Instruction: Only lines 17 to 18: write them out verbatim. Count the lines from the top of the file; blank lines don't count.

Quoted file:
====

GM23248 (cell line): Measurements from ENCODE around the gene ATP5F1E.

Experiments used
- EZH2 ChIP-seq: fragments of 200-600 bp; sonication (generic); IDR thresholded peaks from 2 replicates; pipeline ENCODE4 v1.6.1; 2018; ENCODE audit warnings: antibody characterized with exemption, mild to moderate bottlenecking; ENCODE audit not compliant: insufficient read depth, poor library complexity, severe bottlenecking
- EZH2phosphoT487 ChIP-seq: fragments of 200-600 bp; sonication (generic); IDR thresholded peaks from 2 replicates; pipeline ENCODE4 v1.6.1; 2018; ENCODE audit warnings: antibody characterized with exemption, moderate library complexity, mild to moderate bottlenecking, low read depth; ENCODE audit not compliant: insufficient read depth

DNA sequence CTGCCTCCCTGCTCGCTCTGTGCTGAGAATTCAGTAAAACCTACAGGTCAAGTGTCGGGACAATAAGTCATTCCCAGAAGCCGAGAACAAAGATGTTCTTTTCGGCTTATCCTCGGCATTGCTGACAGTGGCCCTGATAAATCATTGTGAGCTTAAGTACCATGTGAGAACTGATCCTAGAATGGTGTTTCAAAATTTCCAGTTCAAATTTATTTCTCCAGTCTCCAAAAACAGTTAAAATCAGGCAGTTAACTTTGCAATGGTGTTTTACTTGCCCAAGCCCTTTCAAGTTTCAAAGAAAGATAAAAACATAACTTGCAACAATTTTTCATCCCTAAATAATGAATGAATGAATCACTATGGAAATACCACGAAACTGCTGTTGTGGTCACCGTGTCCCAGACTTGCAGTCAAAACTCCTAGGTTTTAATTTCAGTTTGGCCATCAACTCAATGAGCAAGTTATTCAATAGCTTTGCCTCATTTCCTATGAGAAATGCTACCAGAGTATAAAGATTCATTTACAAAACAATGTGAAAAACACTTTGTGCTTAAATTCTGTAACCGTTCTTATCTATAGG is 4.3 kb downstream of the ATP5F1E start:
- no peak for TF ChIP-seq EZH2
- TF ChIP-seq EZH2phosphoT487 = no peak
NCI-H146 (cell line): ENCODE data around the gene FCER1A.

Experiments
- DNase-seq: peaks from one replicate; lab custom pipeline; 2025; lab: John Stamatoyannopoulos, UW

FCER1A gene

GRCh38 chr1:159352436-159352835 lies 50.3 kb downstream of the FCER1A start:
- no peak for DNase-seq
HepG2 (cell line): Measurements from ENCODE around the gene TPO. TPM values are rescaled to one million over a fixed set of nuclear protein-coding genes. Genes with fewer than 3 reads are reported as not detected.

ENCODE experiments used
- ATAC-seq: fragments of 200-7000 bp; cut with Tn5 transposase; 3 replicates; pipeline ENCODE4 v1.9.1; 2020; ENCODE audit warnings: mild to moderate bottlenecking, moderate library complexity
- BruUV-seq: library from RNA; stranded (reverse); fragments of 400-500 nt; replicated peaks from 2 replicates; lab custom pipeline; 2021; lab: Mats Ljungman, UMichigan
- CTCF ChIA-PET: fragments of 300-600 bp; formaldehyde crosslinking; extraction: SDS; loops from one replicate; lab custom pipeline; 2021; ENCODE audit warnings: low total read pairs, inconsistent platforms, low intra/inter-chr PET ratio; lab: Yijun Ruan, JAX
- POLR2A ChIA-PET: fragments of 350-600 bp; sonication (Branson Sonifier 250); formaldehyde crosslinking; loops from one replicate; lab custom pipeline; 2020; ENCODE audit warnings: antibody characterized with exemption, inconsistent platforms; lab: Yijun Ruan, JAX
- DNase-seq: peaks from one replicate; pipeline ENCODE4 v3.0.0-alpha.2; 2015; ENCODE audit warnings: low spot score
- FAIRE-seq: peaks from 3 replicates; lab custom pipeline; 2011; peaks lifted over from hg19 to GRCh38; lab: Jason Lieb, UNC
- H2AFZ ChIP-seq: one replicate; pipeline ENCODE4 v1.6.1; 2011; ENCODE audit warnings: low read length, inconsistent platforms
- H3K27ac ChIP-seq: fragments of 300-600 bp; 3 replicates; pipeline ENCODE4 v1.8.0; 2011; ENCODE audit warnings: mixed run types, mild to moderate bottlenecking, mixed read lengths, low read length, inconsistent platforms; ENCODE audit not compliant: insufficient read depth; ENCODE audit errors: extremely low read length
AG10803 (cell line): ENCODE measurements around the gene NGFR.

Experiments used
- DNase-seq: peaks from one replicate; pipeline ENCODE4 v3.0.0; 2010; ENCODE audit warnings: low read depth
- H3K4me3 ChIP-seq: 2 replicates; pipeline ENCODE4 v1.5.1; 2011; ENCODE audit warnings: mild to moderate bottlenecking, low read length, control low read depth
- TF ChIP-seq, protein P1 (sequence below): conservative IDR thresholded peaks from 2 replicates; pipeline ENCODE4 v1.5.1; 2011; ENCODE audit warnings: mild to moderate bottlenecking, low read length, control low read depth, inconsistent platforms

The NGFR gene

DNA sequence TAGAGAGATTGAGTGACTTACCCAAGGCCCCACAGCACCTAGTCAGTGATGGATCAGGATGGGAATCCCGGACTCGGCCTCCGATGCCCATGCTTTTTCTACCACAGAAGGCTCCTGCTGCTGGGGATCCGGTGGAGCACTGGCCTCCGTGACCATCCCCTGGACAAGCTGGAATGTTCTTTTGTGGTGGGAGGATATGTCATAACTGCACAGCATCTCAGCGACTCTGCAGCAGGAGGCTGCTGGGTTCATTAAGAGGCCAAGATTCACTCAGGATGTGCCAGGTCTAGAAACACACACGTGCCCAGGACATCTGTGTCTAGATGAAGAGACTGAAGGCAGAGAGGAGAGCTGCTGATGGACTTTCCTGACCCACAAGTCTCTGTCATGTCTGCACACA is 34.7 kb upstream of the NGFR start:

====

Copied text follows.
- BruUV-seq: library from RNA; stranded (reverse); fragments of 400-500 nt; replicated peaks from 2 replicates; lab custom pipeline; 2021; lab: Mats Ljungman, UMichigan
- CTCF ChIA-PET: fragments of 300-600 bp; formaldehyde crosslinking; extraction: SDS; loops from one replicate; lab custom pipeline; 2021; ENCODE audit warnings: low total read pairs, inconsistent platforms, low intra/inter-chr PET ratio; lab: Yijun Ruan, JAX